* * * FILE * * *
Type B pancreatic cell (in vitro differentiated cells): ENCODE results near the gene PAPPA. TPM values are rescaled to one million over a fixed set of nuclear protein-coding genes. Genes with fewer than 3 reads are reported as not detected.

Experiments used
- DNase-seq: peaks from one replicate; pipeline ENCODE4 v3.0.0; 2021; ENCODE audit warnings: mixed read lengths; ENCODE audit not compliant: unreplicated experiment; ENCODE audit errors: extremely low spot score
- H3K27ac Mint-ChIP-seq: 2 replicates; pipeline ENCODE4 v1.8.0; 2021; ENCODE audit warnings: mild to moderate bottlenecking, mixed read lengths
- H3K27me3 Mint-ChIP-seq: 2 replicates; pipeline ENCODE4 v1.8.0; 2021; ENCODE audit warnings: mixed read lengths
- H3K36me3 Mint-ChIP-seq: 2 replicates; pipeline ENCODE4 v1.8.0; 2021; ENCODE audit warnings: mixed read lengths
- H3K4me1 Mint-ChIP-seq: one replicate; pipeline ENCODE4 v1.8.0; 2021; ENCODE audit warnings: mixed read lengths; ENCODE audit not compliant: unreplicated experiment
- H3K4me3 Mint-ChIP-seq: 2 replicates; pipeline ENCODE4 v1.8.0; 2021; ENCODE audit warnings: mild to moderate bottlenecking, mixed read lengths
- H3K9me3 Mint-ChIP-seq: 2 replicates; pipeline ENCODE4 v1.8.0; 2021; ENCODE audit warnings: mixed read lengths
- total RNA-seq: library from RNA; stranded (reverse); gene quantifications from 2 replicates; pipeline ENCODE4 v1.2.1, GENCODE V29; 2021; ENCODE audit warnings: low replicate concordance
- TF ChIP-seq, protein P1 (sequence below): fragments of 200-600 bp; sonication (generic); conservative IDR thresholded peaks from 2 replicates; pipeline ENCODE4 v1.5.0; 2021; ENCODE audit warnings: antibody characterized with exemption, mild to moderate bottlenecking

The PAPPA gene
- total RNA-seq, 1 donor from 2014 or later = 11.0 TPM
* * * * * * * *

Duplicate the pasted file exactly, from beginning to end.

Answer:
Type B pancreatic cell (in vitro differentiated cells): ENCODE results near the gene PAPPA. TPM values are rescaled to one million over a fixed set of nuclear protein-coding genes. Genes with fewer than 3 reads are reported as not detected.

Experiments used
- DNase-seq: peaks from one replicate; pipeline ENCODE4 v3.0.0; 2021; ENCODE audit warnings: mixed read lengths; ENCODE audit not compliant: unreplicated experiment; ENCODE audit errors: extremely low spot score
- H3K27ac Mint-ChIP-seq: 2 replicates; pipeline ENCODE4 v1.8.0; 2021; ENCODE audit warnings: mild to moderate bottlenecking, mixed read lengths
- H3K27me3 Mint-ChIP-seq: 2 replicates; pipeline ENCODE4 v1.8.0; 2021; ENCODE audit warnings: mixed read lengths
- H3K36me3 Mint-ChIP-seq: 2 replicates; pipeline ENCODE4 v1.8.0; 2021; ENCODE audit warnings: mixed read lengths
- H3K4me1 Mint-ChIP-seq: one replicate; pipeline ENCODE4 v1.8.0; 2021; ENCODE audit warnings: mixed read lengths; ENCODE audit not compliant: unreplicated experiment
- H3K4me3 Mint-ChIP-seq: 2 replicates; pipeline ENCODE4 v1.8.0; 2021; ENCODE audit warnings: mild to moderate bottlenecking, mixed read lengths
- H3K9me3 Mint-ChIP-seq: 2 replicates; pipeline ENCODE4 v1.8.0; 2021; ENCODE audit warnings: mixed read lengths
- total RNA-seq: library from RNA; stranded (reverse); gene quantifications from 2 replicates; pipeline ENCODE4 v1.2.1, GENCODE V29; 2021; ENCODE audit warnings: low replicate concordance
- TF ChIP-seq, protein P1 (sequence below): fragments of 200-600 bp; sonication (generic); conservative IDR thresholded peaks from 2 replicates; pipeline ENCODE4 v1.5.0; 2021; ENCODE audit warnings: antibody characterized with exemption, mild to moderate bottlenecking

The PAPPA gene
- total RNA-seq, 1 donor from 2014 or later = 11.0 TPM